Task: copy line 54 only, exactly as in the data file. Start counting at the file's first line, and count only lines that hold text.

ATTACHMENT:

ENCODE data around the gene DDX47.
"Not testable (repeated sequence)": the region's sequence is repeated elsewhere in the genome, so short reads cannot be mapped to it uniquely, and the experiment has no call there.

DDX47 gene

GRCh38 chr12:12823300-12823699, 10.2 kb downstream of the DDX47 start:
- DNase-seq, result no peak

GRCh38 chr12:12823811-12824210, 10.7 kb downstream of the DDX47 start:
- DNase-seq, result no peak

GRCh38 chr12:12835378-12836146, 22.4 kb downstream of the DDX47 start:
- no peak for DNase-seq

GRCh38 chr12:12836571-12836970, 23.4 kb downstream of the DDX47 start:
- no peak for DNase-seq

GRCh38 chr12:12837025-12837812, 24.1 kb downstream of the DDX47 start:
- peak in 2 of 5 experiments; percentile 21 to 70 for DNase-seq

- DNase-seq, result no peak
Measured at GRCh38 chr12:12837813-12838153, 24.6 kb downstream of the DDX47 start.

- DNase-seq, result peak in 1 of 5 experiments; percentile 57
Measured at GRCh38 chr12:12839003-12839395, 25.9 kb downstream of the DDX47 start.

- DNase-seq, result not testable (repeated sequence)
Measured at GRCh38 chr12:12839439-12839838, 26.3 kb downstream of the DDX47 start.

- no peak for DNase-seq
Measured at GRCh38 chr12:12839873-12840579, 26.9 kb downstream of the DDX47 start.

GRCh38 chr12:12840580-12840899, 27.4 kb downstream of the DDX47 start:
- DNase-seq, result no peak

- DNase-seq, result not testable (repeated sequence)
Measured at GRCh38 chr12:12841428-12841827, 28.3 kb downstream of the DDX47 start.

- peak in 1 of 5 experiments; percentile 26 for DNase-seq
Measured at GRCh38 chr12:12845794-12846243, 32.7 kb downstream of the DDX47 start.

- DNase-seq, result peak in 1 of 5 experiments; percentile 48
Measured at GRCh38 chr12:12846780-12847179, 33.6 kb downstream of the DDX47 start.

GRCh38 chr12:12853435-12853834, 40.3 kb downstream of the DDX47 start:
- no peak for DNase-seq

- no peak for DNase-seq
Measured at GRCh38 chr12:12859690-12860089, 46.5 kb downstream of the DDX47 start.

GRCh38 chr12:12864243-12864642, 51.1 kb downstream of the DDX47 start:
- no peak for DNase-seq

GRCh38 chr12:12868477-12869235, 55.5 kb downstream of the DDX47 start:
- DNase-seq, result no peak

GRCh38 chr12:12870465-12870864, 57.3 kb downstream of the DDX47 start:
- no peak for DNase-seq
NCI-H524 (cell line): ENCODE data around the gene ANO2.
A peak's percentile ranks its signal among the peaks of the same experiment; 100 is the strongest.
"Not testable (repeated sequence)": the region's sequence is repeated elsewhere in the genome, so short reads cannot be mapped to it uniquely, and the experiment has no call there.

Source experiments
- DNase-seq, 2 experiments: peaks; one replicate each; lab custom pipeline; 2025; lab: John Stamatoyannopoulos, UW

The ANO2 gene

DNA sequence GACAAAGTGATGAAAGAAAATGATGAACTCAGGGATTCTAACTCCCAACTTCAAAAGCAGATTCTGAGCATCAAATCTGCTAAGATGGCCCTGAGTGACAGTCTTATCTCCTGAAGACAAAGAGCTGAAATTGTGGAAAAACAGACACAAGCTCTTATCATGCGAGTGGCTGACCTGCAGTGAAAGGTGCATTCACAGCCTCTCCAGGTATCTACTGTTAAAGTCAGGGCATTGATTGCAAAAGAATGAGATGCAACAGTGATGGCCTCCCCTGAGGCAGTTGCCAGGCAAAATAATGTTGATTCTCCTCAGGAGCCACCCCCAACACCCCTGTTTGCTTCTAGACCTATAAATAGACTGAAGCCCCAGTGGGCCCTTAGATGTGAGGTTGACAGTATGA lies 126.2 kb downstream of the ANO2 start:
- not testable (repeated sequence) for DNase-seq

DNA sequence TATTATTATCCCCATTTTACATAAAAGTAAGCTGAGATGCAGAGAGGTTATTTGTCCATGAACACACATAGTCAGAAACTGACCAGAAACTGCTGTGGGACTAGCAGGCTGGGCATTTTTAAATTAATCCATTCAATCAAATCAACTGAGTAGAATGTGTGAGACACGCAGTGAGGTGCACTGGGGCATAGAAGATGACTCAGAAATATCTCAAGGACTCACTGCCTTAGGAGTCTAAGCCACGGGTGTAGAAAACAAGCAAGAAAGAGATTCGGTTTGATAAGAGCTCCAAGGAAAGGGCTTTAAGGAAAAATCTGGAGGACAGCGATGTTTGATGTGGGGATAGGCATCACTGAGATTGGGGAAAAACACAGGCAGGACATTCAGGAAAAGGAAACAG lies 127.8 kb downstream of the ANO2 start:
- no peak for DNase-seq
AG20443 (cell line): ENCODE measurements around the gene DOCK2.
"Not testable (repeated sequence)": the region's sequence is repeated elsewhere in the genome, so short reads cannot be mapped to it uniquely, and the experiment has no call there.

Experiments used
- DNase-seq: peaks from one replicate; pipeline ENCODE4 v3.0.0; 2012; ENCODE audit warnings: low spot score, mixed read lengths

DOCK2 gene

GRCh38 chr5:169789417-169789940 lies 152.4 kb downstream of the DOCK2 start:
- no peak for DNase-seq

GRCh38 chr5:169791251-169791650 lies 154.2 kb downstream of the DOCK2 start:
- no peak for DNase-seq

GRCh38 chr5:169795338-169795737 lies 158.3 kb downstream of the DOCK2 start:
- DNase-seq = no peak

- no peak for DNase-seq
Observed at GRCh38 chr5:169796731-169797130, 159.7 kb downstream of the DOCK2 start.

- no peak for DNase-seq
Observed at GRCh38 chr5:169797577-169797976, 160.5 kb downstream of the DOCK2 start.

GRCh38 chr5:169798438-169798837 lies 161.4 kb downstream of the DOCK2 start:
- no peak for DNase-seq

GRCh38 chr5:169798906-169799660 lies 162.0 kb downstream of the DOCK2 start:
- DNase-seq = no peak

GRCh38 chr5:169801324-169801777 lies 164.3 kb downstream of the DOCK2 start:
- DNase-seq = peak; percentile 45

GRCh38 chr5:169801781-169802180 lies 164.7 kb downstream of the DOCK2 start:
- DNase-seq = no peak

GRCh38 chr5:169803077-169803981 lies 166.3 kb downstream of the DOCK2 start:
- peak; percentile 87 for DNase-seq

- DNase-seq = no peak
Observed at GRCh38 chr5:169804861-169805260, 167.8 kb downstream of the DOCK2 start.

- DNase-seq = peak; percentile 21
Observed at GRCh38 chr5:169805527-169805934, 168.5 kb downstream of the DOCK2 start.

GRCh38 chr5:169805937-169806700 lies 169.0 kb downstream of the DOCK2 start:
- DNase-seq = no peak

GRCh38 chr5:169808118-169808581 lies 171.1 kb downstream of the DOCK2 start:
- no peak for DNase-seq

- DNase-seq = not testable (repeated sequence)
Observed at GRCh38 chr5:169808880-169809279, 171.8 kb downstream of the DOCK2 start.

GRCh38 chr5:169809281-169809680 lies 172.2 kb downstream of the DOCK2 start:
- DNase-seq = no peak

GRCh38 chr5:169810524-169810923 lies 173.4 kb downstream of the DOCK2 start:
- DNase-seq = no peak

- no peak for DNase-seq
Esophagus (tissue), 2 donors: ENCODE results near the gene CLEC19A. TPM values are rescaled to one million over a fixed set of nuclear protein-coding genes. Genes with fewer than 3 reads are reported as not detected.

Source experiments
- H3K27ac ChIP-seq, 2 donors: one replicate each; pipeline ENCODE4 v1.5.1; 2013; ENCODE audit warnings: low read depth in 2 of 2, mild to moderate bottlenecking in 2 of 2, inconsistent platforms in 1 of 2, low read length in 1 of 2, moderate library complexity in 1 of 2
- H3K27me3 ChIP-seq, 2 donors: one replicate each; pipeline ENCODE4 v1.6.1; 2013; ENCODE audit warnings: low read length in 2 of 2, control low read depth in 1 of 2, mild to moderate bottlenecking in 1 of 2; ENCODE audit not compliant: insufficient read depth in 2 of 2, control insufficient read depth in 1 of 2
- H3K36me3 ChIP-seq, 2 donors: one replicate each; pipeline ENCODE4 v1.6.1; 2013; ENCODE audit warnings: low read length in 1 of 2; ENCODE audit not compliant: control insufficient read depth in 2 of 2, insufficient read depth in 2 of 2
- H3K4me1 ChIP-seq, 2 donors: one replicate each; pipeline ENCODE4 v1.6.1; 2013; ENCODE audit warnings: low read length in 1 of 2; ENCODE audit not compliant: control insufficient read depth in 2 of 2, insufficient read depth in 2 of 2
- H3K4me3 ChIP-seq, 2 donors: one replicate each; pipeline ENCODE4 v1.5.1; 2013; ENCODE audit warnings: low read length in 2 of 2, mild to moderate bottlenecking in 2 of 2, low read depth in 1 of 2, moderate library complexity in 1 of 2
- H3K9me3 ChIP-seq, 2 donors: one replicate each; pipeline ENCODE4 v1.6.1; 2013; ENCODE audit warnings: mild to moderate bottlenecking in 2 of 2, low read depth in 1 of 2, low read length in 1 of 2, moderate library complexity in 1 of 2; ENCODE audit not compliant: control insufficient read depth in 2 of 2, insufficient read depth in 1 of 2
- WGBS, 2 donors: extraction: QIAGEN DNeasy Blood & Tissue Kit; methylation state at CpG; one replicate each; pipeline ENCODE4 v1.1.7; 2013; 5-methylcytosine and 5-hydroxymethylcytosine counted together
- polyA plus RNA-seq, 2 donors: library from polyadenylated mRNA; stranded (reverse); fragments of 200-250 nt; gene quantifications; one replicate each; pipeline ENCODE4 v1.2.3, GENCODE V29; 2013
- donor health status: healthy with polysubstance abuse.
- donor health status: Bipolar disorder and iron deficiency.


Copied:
DOCK2 gene